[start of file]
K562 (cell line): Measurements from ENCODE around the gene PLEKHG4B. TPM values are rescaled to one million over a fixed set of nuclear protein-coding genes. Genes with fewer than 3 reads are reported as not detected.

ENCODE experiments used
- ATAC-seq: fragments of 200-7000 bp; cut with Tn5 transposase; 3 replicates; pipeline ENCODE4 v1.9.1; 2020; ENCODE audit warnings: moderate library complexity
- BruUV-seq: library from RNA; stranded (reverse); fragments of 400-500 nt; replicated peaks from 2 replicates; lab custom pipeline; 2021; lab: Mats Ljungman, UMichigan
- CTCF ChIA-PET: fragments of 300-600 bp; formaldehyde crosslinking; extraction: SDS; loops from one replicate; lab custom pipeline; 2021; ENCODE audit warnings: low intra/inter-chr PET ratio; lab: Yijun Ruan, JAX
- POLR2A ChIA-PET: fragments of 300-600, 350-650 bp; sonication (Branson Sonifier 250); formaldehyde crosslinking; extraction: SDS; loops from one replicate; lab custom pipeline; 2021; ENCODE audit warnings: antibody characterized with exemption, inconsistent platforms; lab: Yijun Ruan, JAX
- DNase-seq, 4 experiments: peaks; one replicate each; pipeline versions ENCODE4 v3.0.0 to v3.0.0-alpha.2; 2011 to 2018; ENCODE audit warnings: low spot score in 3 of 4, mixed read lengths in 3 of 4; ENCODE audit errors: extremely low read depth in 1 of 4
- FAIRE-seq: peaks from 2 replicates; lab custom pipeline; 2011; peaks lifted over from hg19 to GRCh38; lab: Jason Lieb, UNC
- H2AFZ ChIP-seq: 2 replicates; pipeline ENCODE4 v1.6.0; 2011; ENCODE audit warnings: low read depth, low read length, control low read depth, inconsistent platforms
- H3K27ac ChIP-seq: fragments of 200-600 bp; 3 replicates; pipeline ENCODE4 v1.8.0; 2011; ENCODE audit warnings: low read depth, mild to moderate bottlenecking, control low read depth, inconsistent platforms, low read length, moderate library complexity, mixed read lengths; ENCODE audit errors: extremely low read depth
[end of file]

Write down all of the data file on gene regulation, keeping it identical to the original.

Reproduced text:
K562 (cell line): Measurements from ENCODE around the gene PLEKHG4B. TPM values are rescaled to one million over a fixed set of nuclear protein-coding genes. Genes with fewer than 3 reads are reported as not detected.

ENCODE experiments used
- ATAC-seq: fragments of 200-7000 bp; cut with Tn5 transposase; 3 replicates; pipeline ENCODE4 v1.9.1; 2020; ENCODE audit warnings: moderate library complexity
- BruUV-seq: library from RNA; stranded (reverse); fragments of 400-500 nt; replicated peaks from 2 replicates; lab custom pipeline; 2021; lab: Mats Ljungman, UMichigan
- CTCF ChIA-PET: fragments of 300-600 bp; formaldehyde crosslinking; extraction: SDS; loops from one replicate; lab custom pipeline; 2021; ENCODE audit warnings: low intra/inter-chr PET ratio; lab: Yijun Ruan, JAX
- POLR2A ChIA-PET: fragments of 300-600, 350-650 bp; sonication (Branson Sonifier 250); formaldehyde crosslinking; extraction: SDS; loops from one replicate; lab custom pipeline; 2021; ENCODE audit warnings: antibody characterized with exemption, inconsistent platforms; lab: Yijun Ruan, JAX
- DNase-seq, 4 experiments: peaks; one replicate each; pipeline versions ENCODE4 v3.0.0 to v3.0.0-alpha.2; 2011 to 2018; ENCODE audit warnings: low spot score in 3 of 4, mixed read lengths in 3 of 4; ENCODE audit errors: extremely low read depth in 1 of 4
- FAIRE-seq: peaks from 2 replicates; lab custom pipeline; 2011; peaks lifted over from hg19 to GRCh38; lab: Jason Lieb, UNC
- H2AFZ ChIP-seq: 2 replicates; pipeline ENCODE4 v1.6.0; 2011; ENCODE audit warnings: low read depth, low read length, control low read depth, inconsistent platforms
- H3K27ac ChIP-seq: fragments of 200-600 bp; 3 replicates; pipeline ENCODE4 v1.8.0; 2011; ENCODE audit warnings: low read depth, mild to moderate bottlenecking, control low read depth, inconsistent platforms, low read length, moderate library complexity, mixed read lengths; ENCODE audit errors: extremely low read depth